On a Sunday in February, hundreds of Mexican immigrants gathered in Olivar Plaza in downtown Los Angeles to watch Andrés Manuel López Obrador give a speech. López Obrador, who is the leading candidate in the 2018 Mexican presidential race, pledged to defend Mexican immigrants against xenophobia in the United States and argued that Donald Trump had cleverly positioned Mexicans as a scapegoat for rural working-class Americans. “Mexicans . . . who have immigrated to the U.S. fulfill the same function today as the Jewish people who were stigmatized and persecuted during Hitler’s time,” he said to his supporters, some of whom had traveled hundreds of miles for the event.
While the Trump administration has been busy signing executive orders to deport millions of undocumented Mexican immigrants, López Obrador (or AMLO, as he is popularly known by his initials), a charismatic left-wing populist politician and former Mexico City mayor, has been on the road rallying Mexicans in Los Angeles, New York City, Chicago, and El Paso, Texas, among other cities. In the June 4 Mexican state elections, López Obrador’s left-wing party lost by a mere 3 percent against the ruling centrist party, an auspicious outcome for López Obrador’s 2018 presidential bid.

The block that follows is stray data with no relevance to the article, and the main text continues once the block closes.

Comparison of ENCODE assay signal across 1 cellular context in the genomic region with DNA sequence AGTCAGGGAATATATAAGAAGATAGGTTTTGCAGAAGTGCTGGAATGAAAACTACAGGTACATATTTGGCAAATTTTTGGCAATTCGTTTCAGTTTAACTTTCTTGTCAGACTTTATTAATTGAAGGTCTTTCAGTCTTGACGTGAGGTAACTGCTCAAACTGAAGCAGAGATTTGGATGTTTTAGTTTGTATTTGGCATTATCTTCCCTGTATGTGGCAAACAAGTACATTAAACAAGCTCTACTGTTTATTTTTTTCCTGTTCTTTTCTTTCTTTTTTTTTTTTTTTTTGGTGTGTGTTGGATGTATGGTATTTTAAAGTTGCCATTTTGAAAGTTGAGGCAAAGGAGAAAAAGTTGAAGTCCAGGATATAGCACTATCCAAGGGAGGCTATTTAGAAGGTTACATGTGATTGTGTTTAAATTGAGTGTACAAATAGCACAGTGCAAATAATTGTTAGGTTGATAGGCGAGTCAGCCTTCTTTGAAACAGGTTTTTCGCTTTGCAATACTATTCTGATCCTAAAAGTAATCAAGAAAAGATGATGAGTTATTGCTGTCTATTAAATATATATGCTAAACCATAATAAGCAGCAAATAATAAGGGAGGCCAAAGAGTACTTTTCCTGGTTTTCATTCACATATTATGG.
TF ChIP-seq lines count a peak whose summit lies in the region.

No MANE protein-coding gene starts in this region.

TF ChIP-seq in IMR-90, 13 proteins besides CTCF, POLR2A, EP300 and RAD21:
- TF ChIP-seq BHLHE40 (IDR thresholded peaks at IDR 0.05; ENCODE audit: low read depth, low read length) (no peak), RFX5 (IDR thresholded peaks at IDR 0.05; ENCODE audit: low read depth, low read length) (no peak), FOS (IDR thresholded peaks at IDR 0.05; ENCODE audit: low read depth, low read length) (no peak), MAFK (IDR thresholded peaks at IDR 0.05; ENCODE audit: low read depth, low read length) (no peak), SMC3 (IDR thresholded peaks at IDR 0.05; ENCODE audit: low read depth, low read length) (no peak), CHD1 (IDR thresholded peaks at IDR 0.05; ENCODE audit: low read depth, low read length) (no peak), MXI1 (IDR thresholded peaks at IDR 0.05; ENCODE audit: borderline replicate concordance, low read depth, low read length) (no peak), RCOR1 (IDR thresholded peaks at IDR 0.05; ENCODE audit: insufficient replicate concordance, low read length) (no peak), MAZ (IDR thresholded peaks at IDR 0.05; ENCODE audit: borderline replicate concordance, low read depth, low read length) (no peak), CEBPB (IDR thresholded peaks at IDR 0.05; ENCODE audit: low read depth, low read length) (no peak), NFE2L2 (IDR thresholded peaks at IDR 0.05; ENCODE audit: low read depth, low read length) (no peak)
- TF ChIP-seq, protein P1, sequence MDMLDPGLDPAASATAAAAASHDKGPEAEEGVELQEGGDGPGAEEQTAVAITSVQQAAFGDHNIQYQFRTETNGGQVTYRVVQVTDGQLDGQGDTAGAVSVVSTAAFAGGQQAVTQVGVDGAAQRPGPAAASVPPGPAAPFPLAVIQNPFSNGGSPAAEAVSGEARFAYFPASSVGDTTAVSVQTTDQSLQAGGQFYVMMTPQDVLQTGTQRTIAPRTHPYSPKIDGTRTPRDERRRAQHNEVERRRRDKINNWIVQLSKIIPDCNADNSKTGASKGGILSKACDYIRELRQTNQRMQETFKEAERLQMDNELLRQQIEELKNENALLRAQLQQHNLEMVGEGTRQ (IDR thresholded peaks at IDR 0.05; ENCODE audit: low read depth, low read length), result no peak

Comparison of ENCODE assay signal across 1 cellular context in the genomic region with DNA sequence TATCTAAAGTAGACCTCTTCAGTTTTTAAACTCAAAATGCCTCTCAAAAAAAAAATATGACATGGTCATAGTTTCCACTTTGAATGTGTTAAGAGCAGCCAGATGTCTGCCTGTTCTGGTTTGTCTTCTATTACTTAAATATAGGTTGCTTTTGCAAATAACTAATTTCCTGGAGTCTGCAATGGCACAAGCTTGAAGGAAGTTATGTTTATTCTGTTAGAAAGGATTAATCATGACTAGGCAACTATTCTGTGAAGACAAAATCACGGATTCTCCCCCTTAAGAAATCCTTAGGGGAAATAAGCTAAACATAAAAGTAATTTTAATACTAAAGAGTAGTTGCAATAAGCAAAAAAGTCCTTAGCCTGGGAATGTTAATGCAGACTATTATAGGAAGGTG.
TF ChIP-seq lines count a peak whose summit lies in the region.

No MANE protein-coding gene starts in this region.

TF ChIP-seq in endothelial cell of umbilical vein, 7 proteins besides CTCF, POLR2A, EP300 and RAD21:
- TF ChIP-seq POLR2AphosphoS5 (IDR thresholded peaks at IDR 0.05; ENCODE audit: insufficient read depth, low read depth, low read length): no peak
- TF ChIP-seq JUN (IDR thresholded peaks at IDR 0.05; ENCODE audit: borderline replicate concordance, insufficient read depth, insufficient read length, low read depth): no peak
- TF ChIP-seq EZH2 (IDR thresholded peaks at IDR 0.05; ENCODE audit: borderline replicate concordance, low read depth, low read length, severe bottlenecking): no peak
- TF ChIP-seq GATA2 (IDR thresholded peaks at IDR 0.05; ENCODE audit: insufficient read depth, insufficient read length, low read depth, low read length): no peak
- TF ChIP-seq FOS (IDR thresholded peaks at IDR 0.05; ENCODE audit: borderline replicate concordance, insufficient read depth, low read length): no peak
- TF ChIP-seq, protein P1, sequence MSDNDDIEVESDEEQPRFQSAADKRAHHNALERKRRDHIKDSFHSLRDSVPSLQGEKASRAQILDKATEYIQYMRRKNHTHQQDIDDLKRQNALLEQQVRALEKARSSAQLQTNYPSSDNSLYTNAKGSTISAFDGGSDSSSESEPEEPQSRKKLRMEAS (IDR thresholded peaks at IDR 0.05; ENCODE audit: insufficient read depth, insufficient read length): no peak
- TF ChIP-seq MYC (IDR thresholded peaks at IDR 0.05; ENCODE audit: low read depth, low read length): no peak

The phenomenon of Mexican presidential candidates campaigning in the United States is not a new one. It dates back to the Mexican Revolution of 1910. But in 2017, López Obrador, with his simple populist platform that has remained consistent throughout his two-decade political career, is uniquely positioned to become the first left-wing Mexican president since the 1930s. López Obrador — whose style and message has been compared to Senator Bernie Sanders’ — ran for president in both the 2006 and 2012 elections, losing to Felipe Calderón in 2006 by a mere 0.58 percent of the vote.
Since the passage of the North American Free…